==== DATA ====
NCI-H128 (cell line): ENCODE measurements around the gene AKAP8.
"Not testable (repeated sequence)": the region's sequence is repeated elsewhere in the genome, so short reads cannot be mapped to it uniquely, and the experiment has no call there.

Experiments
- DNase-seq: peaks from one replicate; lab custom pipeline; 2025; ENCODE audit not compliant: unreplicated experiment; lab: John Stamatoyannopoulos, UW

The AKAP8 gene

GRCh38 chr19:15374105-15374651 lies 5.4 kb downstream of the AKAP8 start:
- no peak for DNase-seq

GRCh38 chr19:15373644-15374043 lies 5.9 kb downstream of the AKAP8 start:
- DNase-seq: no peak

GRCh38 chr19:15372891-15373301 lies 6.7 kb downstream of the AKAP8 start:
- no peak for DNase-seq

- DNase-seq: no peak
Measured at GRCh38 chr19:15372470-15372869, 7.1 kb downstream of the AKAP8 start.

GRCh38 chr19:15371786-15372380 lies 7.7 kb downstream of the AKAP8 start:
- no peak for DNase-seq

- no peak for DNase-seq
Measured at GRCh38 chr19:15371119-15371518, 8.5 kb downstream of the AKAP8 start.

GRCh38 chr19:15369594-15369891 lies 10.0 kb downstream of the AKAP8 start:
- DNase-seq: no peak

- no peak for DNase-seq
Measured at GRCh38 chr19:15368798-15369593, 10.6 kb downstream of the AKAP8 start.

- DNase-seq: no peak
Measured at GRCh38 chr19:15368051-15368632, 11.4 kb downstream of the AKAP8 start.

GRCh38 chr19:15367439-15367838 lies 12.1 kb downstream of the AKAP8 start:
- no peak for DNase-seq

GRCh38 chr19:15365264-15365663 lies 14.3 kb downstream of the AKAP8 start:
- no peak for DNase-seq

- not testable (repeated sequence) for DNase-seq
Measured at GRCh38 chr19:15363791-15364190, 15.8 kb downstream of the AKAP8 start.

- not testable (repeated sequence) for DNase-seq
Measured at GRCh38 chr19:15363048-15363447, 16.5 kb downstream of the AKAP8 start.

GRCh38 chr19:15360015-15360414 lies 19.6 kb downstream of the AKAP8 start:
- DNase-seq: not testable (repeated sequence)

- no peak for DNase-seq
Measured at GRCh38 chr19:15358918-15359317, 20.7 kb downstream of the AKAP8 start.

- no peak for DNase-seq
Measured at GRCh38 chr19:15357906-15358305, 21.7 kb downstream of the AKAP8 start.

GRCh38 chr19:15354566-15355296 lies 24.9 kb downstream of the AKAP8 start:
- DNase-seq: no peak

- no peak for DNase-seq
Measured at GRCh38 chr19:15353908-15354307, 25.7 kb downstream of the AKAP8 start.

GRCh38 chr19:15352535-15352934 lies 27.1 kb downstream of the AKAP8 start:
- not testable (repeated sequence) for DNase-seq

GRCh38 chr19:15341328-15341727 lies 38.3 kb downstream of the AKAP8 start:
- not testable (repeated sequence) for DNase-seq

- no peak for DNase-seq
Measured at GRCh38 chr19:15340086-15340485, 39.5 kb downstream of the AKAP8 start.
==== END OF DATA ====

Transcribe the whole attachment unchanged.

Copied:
NCI-H128 (cell line): ENCODE measurements around the gene AKAP8.
"Not testable (repeated sequence)": the region's sequence is repeated elsewhere in the genome, so short reads cannot be mapped to it uniquely, and the experiment has no call there.

Experiments
- DNase-seq: peaks from one replicate; lab custom pipeline; 2025; ENCODE audit not compliant: unreplicated experiment; lab: John Stamatoyannopoulos, UW

The AKAP8 gene

GRCh38 chr19:15374105-15374651 lies 5.4 kb downstream of the AKAP8 start:
- no peak for DNase-seq

GRCh38 chr19:15373644-15374043 lies 5.9 kb downstream of the AKAP8 start:
- DNase-seq: no peak

GRCh38 chr19:15372891-15373301 lies 6.7 kb downstream of the AKAP8 start:
- no peak for DNase-seq

- DNase-seq: no peak
Measured at GRCh38 chr19:15372470-15372869, 7.1 kb downstream of the AKAP8 start.

GRCh38 chr19:15371786-15372380 lies 7.7 kb downstream of the AKAP8 start:
- no peak for DNase-seq

- no peak for DNase-seq
Measured at GRCh38 chr19:15371119-15371518, 8.5 kb downstream of the AKAP8 start.

GRCh38 chr19:15369594-15369891 lies 10.0 kb downstream of the AKAP8 start:
- DNase-seq: no peak

- no peak for DNase-seq
Measured at GRCh38 chr19:15368798-15369593, 10.6 kb downstream of the AKAP8 start.

- DNase-seq: no peak
Measured at GRCh38 chr19:15368051-15368632, 11.4 kb downstream of the AKAP8 start.

GRCh38 chr19:15367439-15367838 lies 12.1 kb downstream of the AKAP8 start:
- no peak for DNase-seq

GRCh38 chr19:15365264-15365663 lies 14.3 kb downstream of the AKAP8 start:
- no peak for DNase-seq

- not testable (repeated sequence) for DNase-seq
Measured at GRCh38 chr19:15363791-15364190, 15.8 kb downstream of the AKAP8 start.

- not testable (repeated sequence) for DNase-seq
Measured at GRCh38 chr19:15363048-15363447, 16.5 kb downstream of the AKAP8 start.

GRCh38 chr19:15360015-15360414 lies 19.6 kb downstream of the AKAP8 start:
- DNase-seq: not testable (repeated sequence)

- no peak for DNase-seq
Measured at GRCh38 chr19:15358918-15359317, 20.7 kb downstream of the AKAP8 start.

- no peak for DNase-seq
Measured at GRCh38 chr19:15357906-15358305, 21.7 kb downstream of the AKAP8 start.

GRCh38 chr19:15354566-15355296 lies 24.9 kb downstream of the AKAP8 start:
- DNase-seq: no peak

- no peak for DNase-seq
Measured at GRCh38 chr19:15353908-15354307, 25.7 kb downstream of the AKAP8 start.

GRCh38 chr19:15352535-15352934 lies 27.1 kb downstream of the AKAP8 start:
- not testable (repeated sequence) for DNase-seq

GRCh38 chr19:15341328-15341727 lies 38.3 kb downstream of the AKAP8 start:
- not testable (repeated sequence) for DNase-seq

- no peak for DNase-seq
Measured at GRCh38 chr19:15340086-15340485, 39.5 kb downstream of the AKAP8 start.